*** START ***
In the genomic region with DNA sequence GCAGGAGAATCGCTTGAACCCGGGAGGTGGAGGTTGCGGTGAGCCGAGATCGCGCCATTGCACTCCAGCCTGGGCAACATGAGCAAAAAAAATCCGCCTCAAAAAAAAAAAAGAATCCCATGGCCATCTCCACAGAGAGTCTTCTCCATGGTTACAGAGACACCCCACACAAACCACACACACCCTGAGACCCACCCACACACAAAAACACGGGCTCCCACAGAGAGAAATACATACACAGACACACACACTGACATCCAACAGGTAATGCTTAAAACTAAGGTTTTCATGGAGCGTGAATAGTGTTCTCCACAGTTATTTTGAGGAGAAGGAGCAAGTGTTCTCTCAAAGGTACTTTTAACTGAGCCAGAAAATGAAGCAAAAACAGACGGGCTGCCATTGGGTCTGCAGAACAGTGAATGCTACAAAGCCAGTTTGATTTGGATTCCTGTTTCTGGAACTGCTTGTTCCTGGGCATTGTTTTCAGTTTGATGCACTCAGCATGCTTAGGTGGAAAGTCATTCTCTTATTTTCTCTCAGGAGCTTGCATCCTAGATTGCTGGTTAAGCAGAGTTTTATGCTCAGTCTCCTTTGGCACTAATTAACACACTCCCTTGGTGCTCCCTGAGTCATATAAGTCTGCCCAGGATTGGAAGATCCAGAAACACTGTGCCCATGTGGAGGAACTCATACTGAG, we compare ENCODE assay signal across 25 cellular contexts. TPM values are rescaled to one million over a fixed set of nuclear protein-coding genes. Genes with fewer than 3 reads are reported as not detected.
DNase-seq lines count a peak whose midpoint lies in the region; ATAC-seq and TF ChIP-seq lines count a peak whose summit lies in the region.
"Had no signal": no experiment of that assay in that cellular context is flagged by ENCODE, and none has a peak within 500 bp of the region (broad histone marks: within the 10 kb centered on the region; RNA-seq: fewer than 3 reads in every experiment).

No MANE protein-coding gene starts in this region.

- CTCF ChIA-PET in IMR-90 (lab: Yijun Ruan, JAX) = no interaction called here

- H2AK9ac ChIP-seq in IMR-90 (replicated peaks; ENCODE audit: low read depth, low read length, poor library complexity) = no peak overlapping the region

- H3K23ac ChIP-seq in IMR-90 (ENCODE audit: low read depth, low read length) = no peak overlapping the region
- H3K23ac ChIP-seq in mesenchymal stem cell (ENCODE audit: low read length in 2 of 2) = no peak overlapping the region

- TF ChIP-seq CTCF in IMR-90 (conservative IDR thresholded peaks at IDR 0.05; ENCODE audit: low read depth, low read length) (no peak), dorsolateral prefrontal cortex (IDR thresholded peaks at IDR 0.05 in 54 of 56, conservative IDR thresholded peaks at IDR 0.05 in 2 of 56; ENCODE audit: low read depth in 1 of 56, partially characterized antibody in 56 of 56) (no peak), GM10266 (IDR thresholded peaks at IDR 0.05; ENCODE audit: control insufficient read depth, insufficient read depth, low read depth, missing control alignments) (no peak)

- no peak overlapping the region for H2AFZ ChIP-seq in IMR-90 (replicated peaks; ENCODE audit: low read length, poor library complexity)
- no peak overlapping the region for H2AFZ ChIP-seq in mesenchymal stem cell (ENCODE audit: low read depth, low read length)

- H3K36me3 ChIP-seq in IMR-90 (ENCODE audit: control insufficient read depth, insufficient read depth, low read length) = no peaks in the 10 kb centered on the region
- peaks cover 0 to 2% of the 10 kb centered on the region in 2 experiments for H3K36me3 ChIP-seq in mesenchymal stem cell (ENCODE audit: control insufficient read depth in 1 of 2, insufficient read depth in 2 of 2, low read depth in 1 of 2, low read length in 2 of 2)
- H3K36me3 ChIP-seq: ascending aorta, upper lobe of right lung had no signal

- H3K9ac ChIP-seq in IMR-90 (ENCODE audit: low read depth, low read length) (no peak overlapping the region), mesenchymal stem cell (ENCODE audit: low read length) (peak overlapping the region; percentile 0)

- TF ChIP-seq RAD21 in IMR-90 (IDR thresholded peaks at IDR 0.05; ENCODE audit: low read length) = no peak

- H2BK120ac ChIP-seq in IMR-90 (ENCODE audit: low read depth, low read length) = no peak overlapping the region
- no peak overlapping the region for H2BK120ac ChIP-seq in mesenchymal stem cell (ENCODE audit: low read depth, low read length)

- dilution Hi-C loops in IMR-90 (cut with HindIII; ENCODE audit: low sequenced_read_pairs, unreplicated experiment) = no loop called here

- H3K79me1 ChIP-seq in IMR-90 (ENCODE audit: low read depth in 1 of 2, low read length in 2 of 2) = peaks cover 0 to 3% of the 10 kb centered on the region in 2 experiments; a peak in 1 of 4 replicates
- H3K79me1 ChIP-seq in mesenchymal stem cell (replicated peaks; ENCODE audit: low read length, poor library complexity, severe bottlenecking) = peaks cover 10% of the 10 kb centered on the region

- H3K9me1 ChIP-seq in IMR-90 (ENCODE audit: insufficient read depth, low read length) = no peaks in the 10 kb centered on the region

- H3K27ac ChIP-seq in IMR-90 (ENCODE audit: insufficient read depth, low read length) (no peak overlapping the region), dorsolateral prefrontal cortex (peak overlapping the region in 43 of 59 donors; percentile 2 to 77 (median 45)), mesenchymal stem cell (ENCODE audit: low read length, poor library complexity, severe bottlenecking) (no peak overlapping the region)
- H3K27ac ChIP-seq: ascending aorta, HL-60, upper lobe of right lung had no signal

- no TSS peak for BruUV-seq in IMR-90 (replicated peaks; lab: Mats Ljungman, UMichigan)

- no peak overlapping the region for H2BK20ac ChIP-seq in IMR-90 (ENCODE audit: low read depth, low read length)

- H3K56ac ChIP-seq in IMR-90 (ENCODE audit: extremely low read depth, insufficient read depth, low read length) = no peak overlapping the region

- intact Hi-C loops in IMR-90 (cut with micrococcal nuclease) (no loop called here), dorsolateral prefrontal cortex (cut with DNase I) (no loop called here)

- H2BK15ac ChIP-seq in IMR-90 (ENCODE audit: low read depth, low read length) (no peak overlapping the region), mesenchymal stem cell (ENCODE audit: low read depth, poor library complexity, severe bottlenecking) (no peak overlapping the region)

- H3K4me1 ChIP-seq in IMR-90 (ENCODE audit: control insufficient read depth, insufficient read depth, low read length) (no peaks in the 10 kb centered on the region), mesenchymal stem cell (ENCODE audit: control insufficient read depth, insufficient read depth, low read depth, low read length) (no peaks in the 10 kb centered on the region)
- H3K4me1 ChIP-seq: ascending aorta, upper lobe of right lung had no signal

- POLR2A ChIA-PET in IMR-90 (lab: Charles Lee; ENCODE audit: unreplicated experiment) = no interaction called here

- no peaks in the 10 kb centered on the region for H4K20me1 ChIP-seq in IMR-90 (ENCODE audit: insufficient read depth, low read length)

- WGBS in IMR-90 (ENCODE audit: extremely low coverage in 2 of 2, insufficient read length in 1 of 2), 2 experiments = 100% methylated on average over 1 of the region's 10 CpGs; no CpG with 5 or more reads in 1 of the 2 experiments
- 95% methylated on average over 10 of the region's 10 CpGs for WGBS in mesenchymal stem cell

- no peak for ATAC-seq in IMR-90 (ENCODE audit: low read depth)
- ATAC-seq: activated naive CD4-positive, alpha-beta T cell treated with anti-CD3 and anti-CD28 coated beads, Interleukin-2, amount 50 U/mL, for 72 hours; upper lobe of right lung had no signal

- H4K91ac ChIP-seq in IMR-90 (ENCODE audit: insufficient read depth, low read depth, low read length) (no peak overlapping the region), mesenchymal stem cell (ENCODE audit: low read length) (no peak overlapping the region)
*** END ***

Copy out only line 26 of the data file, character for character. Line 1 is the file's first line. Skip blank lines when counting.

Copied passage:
- no peak overlapping the region for H2BK20ac ChIP-seq in IMR-90 (ENCODE audit: low read depth, low read length)